What is your dream?
My dream is to change the world, one young person at a time, by empowering them to reach their full potential and inspire brighter futures. I founded a non profit organisation called TIA at the age of 21. We work to empower young people in Bolivia who are leaving state care at the age of 18, and I am inspired every day by their resilience and determination to achieve their dreams. If I can play even a small part in their journey's then I will be happy.
How did you find your passion?
I got interested in the field of development when I went to Africa at the age of 18 after school. It was there that I learned the value of listening to others and walking alongside them to achieve their dreams and goals. Then at the age of 20 I came to Bolivia for the first time and once again was deeply impacted by the children and young people I met here. I realised that my calling in life was to work towards more opportunities for those who have not been so lucky.
Tell us about your dreams / goals for the next 12 months?
I am undertaking a Masters course in Applied Anthropology and Participatory Development through ANU online whilst I live in Bolivia working for TIA. I am doing the masters program to enhance my skills and knowledge in the work that I am doing in Bolivia and look at growing our work elsewhere in the world, potentially in Australia.
How will the scholarship support your endeavours?
This scholarship will assist me in undertaking my Masters program at ANU, both enabling me to focus on my studies and on the work I am doing for TIA without having a heavy financial burden.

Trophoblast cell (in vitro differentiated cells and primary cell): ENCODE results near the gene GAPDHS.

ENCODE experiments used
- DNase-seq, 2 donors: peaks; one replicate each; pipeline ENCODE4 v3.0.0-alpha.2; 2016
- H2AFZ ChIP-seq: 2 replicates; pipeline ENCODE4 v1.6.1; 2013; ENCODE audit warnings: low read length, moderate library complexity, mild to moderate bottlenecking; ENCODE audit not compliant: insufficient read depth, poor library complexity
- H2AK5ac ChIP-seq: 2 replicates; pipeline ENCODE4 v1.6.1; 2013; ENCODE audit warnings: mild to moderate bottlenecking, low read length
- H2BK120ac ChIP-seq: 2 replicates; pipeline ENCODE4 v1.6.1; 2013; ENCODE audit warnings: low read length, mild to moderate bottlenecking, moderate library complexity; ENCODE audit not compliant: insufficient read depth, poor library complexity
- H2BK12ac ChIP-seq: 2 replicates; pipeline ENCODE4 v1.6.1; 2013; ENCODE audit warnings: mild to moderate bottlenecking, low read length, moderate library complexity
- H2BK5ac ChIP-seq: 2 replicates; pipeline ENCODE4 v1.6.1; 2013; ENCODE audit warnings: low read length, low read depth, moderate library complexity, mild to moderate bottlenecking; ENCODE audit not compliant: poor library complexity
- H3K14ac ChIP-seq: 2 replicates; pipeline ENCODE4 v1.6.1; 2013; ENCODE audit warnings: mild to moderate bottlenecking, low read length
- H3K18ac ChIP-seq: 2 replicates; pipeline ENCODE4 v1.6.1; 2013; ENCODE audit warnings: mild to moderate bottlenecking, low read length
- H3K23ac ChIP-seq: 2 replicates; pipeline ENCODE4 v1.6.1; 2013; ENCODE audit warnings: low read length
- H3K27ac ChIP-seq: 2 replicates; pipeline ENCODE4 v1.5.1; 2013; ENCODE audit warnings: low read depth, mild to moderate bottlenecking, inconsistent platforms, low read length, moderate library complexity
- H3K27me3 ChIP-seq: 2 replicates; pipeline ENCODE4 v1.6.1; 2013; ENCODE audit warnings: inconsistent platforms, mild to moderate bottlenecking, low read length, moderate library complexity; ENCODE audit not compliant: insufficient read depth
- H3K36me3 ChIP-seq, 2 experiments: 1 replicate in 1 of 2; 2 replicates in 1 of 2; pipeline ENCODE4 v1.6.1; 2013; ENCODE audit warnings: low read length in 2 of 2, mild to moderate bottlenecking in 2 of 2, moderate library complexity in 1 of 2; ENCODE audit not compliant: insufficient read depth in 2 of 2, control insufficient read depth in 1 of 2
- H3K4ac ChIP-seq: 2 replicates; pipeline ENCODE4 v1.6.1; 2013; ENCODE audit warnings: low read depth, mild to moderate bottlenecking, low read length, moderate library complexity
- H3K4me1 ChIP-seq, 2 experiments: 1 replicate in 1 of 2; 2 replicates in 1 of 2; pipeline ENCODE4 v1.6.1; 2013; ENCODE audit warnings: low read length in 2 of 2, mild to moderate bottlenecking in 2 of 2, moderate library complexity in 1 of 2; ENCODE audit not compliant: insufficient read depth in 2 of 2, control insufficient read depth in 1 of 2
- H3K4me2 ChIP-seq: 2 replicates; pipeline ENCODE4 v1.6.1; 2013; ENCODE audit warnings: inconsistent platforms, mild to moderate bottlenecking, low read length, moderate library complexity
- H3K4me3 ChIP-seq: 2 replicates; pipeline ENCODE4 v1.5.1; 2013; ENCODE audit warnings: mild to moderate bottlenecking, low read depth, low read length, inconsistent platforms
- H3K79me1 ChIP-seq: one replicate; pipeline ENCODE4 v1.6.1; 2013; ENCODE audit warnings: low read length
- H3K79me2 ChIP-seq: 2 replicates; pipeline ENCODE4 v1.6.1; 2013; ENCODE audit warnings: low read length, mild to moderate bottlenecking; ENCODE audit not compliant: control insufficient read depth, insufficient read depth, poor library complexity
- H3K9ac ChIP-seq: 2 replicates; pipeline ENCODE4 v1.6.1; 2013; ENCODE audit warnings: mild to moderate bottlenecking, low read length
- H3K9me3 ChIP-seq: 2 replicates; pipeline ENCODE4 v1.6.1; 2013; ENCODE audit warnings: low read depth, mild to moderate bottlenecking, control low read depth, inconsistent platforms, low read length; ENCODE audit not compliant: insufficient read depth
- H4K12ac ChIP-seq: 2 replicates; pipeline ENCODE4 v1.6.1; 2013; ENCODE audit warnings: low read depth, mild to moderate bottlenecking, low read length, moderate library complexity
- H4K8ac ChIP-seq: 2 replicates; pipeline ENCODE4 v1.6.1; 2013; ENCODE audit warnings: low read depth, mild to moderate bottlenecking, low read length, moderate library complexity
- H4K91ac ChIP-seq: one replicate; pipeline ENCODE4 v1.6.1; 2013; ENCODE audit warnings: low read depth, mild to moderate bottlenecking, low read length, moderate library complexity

Career highlight or biggest achievement?
I would say that the biggest career highlight I have had so far is to hear the personal stories of some of the young people who we have worked with, listening to their growth and confidence and knowing that I have played a small part in that change.
How important is inspiration in your life?
It's the key to any kind of success in life as far as i'm concerned. Without inspiration life is a constant uphill battle. It's part of human nature to look for inspiration and find it in the unlikeliest of places.
Who’s your hero (and why)?
I'm going to say a young man called Jhon Edward who I met in Argentina at a conference last year. He is from Colombia and has had an incredibly difficult life, having spent most of his life in state care orphanages. He has now created his very own communications company in Colombia and is often invited to share his story. I was totally blown away by this young mans positivity, energy, and zest for life which was totally contagious. For me that is a true hero, someone who has come out of adverse circumstances and who has made the decision and taken the steps to reach for their dreams and not allow their situation get the better of them.
How will you support your community in the future?
I will continue to do the work that I am doing in Bolivia, whilst also looking at ways of bringing elements of our work into Australian and Asian communities.
What’s the motto that you live by?
To know even one life has breathed easier because you have lived; This is to have succeeded. (Success, Ralph Waldo Emerson).
Anything acoustic indie-folk style, think Angus and Julia Stone, Bon Iver, The Paper Kites, The Middle East.
The Kite Runner - Khaled Hosseini.
Favourite TV Show?
If you had one message to share with other women chasing their dreams what would you say?
Don't let fear of failure hold you back. It's true when they say you can achieve anything you set your mind to, it's just a matter of persistence and self-belief. And if you fail along the way, you'll learn from it, grown stronger, and move forward.